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Lily Collins' Dad Phil Prepared Her For Fame

Lily Collins has told Sky News how her father's fame helped her prepare for a career in the entertainment industry.

The Love, Rosie actress said she was "proud" and "inspired" by her dad, the musician Phil Collins, and said his success in the music industry gave her an insight into what lay ahead.

She said: "I experienced and saw the good and the bad and I entered into this knowing there's bad with the good so I think that helped me deal with stuff."

With a series of high profile films behind her, including Mirror Mirror and Mortal Instruments, this knowledge has no doubt helped the 25-year-old deal with the increased media attention.

She is often the subject of paparazzi snaps, particularly in her home city Los Angeles, and speculation about her personal life.

Collins said she finds it "bizarre" that everyday actions such as getting out of a car would be "talked about".

"But I refuse to let it dictate how I live my life," she added.

For her latest film she stars alongside Hunger Games actor, Sam Claflin, in the romantic comedy adapted from Cecelia Aherne's best-selling book Where Rainbows End.

The funny but poignant film tracks Alex and Rosie's friendship as they miss opportunities to reveal their true feelings for each other and life takes them on two very different paths.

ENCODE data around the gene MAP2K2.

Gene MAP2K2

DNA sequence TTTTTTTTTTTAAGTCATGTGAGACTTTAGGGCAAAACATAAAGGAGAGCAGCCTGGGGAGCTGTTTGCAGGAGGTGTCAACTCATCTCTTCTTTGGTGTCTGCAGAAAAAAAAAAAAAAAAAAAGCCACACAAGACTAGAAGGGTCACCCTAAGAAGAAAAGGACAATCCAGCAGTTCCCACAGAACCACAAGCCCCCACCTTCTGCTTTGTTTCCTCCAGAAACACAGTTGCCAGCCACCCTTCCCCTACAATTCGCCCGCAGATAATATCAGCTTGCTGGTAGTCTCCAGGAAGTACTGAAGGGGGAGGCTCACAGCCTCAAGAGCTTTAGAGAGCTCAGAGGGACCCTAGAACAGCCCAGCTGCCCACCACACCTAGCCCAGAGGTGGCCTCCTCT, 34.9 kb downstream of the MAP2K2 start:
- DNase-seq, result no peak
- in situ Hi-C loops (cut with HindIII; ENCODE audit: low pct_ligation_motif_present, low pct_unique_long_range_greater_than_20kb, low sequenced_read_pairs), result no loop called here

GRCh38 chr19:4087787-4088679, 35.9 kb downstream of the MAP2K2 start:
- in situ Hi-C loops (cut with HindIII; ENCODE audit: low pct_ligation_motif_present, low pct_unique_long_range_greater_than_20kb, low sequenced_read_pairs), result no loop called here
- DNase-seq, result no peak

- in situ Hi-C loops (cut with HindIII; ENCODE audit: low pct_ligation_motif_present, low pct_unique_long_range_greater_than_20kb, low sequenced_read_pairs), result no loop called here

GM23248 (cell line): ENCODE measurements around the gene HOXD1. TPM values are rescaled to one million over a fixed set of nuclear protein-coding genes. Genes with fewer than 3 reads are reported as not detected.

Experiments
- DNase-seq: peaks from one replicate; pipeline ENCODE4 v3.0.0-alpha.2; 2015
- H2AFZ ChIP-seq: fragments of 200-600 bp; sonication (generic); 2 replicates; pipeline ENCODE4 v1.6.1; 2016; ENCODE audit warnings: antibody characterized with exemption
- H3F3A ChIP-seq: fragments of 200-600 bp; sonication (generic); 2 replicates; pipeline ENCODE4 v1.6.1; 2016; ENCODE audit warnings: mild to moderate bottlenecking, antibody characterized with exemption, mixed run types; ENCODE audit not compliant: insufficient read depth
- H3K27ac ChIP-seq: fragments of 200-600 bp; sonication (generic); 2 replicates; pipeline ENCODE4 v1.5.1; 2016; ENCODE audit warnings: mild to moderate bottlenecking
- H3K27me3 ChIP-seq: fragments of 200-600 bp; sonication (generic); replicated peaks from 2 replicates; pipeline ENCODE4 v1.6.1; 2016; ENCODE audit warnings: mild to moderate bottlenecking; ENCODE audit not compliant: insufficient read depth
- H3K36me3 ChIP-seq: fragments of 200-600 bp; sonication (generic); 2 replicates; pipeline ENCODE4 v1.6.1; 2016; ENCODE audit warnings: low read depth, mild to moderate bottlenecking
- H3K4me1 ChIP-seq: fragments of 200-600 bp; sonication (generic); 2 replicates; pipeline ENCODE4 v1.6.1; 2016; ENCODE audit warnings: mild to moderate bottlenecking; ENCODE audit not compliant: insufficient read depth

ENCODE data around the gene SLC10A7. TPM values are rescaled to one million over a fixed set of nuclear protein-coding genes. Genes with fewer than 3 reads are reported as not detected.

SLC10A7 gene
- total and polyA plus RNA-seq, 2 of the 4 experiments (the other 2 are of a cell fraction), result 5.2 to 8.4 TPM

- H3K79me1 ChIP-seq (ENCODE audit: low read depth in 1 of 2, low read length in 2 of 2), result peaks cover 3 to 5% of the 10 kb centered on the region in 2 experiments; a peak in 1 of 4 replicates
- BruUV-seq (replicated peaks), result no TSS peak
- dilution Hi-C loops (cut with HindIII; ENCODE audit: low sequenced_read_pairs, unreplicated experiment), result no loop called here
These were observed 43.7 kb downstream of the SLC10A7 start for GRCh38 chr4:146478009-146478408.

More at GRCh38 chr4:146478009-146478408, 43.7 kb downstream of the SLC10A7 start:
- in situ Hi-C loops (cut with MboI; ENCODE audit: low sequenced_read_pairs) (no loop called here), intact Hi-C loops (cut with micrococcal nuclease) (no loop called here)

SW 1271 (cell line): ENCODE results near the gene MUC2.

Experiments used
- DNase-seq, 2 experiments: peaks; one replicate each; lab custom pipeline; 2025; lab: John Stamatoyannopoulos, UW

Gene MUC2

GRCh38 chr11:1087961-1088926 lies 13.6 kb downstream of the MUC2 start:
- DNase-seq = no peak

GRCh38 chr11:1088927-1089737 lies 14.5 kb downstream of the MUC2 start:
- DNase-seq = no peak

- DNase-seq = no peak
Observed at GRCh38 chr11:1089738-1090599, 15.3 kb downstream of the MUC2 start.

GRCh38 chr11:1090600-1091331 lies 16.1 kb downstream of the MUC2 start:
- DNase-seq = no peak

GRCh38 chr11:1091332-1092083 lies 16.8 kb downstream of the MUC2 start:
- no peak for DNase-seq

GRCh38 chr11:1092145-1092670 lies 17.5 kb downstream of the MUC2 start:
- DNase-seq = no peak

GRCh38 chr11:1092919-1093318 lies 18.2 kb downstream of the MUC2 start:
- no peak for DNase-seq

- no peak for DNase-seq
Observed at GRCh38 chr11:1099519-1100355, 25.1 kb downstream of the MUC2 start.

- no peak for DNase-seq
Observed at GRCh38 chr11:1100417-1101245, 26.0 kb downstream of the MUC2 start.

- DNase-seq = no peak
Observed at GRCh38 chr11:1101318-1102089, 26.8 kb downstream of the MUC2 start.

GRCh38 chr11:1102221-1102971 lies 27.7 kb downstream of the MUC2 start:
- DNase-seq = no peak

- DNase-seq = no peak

After both working on large blockbuster movies, this smaller project, filmed in Dublin, allowed them to add "spontaneity" and "improvisation" to the film.

Claflin's performance has drawn comparisons to a young Hugh Grant but he told Sky News he is not following in the British actor's footsteps.

Collins and Claflin star in a new rom-com

Collins and Claflin star in a new rom-com

"I love a romantic comedy and I have grown up adoring that man ... but by no means am I trying to mould my career like that. I like having my fingers in lots of pies."

Unlike Grant, Claflin has so far managed to keep out of the media glare, telling Sky News he was "happily private" - blaming a certain type of celebrity for fuelling the media's obsession.

"Unfortunately there are a few bad eggs under the 'celebrity' bracket that enjoy that, and revel in that, and actually want more -  that's the bad example that sometimes we are the butt of - so it's difficult at times," he said.

© Sky News, by Elizabeth Scott

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